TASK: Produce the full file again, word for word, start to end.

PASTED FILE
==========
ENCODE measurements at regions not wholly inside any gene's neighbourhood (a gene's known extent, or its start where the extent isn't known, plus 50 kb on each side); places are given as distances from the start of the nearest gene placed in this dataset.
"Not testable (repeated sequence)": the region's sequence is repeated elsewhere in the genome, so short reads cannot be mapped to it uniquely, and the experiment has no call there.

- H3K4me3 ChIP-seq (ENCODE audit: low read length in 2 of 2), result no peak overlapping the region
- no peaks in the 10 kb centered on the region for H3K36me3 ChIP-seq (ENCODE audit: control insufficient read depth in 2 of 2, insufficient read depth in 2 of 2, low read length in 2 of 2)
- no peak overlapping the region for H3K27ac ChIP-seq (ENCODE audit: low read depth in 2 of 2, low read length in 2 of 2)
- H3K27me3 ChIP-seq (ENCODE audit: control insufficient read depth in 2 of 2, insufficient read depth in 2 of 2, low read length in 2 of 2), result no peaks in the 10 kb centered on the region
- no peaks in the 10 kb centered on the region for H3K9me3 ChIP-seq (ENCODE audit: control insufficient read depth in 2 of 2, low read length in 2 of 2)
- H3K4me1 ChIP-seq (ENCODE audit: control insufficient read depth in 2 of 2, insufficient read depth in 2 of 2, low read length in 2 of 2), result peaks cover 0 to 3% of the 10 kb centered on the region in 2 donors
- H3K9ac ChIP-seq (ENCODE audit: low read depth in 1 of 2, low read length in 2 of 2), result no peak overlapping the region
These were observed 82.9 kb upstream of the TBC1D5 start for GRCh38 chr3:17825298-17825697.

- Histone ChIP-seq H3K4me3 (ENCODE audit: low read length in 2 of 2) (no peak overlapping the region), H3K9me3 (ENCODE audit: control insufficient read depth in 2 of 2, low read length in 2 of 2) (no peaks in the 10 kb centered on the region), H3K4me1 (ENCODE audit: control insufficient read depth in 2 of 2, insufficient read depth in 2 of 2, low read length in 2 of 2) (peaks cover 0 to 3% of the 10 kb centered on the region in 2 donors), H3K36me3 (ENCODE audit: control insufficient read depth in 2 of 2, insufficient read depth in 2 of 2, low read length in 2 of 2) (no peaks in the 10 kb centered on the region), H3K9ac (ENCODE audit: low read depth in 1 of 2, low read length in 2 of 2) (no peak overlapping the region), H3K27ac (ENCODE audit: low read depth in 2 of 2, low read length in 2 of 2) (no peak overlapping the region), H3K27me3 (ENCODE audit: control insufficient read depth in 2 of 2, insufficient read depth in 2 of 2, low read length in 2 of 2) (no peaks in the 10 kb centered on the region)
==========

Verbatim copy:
ENCODE measurements at regions not wholly inside any gene's neighbourhood (a gene's known extent, or its start where the extent isn't known, plus 50 kb on each side); places are given as distances from the start of the nearest gene placed in this dataset.
"Not testable (repeated sequence)": the region's sequence is repeated elsewhere in the genome, so short reads cannot be mapped to it uniquely, and the experiment has no call there.

- H3K4me3 ChIP-seq (ENCODE audit: low read length in 2 of 2), result no peak overlapping the region
- no peaks in the 10 kb centered on the region for H3K36me3 ChIP-seq (ENCODE audit: control insufficient read depth in 2 of 2, insufficient read depth in 2 of 2, low read length in 2 of 2)
- no peak overlapping the region for H3K27ac ChIP-seq (ENCODE audit: low read depth in 2 of 2, low read length in 2 of 2)
- H3K27me3 ChIP-seq (ENCODE audit: control insufficient read depth in 2 of 2, insufficient read depth in 2 of 2, low read length in 2 of 2), result no peaks in the 10 kb centered on the region
- no peaks in the 10 kb centered on the region for H3K9me3 ChIP-seq (ENCODE audit: control insufficient read depth in 2 of 2, low read length in 2 of 2)
- H3K4me1 ChIP-seq (ENCODE audit: control insufficient read depth in 2 of 2, insufficient read depth in 2 of 2, low read length in 2 of 2), result peaks cover 0 to 3% of the 10 kb centered on the region in 2 donors
- H3K9ac ChIP-seq (ENCODE audit: low read depth in 1 of 2, low read length in 2 of 2), result no peak overlapping the region
These were observed 82.9 kb upstream of the TBC1D5 start for GRCh38 chr3:17825298-17825697.

- Histone ChIP-seq H3K4me3 (ENCODE audit: low read length in 2 of 2) (no peak overlapping the region), H3K9me3 (ENCODE audit: control insufficient read depth in 2 of 2, low read length in 2 of 2) (no peaks in the 10 kb centered on the region), H3K4me1 (ENCODE audit: control insufficient read depth in 2 of 2, insufficient read depth in 2 of 2, low read length in 2 of 2) (peaks cover 0 to 3% of the 10 kb centered on the region in 2 donors), H3K36me3 (ENCODE audit: control insufficient read depth in 2 of 2, insufficient read depth in 2 of 2, low read length in 2 of 2) (no peaks in the 10 kb centered on the region), H3K9ac (ENCODE audit: low read depth in 1 of 2, low read length in 2 of 2) (no peak overlapping the region), H3K27ac (ENCODE audit: low read depth in 2 of 2, low read length in 2 of 2) (no peak overlapping the region), H3K27me3 (ENCODE audit: control insufficient read depth in 2 of 2, insufficient read depth in 2 of 2, low read length in 2 of 2) (no peaks in the 10 kb centered on the region)